Perinatal Mortality in Ireland Annual Report 2016
The National Perinatal Epidemiology Centre publishes Perinatal Mortality in Ireland Annual Report 2016.
A total of 407 perinatal deaths in 2016 were recorded, arising from 64,133 births of at least 24 weeks gestation or at least 500 grams in birthweight. Stillbirths, early neonatal and late neonatal deaths accounted for 250 (61.4%), 124 (30.5%) and 33 (8.1%) of the 407 deaths, respectively.The perinatal mortality rate (PMR) was 5.8 deaths per 1,000 births or 1 in 172 births. Corrected to exclude deaths due to major congenital anomaly, the PMR was 3.6 per 1,000 births.
A statistically significant decrease in the PMR was recorded in 2016 compared to 2015 (15% decrease). The 2016 rate also represents the lowest PMR since recordings began. The most significant rate decrease was in early neonatal deaths. Along with the reduction in the national PMR, there was less variation in the individual rates across Irish maternity units than that observed in previous years.Major congenital anomaly remains the main cause of death of stillbirth, early neonatal death and late neonatal death.Fetal growth restriction continues to appear as a significant associated factor with perinatal mortality. Improved antenatal detection is a potentially modifiable factor.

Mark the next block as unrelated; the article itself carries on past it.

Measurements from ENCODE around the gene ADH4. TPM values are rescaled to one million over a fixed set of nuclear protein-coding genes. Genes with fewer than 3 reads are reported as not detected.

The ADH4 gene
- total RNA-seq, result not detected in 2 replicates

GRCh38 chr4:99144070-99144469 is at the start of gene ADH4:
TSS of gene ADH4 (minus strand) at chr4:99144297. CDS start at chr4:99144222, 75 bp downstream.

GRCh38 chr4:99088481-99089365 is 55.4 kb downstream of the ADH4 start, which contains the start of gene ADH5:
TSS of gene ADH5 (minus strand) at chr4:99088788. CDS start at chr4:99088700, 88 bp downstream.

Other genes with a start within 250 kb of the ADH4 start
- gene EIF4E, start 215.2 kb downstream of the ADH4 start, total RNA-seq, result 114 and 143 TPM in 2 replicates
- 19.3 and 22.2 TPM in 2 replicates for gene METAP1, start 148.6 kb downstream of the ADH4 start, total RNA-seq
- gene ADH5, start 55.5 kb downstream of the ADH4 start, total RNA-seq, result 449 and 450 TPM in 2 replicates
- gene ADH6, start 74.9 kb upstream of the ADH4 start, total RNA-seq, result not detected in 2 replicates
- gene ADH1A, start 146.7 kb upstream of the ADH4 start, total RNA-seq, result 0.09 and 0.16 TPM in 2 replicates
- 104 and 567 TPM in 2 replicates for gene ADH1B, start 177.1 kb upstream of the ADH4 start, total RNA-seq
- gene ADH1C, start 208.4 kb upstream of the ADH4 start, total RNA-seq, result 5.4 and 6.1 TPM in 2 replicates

Key recommendations from the 2016 report include:
- Improved antenatal detection of fetal growth restriction (FGR) with timely delivery is a preventative strategy to reduce perinatal mortality. NPEC recommends a national standardised approach be adapted by all units in the detection of FGR, and outlines methodologies to be considered.
- A public health education programme on perinatal deaths and modifiable risk factors should be developed.
- Further research exploring factors impacting on autopsy rates is warranted.
- Funding should be provided by the Health Service Executive to ensure that staffing levels allow protected time for clinical audit.NPEC gratefully acknowledges the midwives, obstetricians, paediatricians, pathologists and administration staff who have contributed data to this audit. This report would not be possible without their dedicated support and co-operation.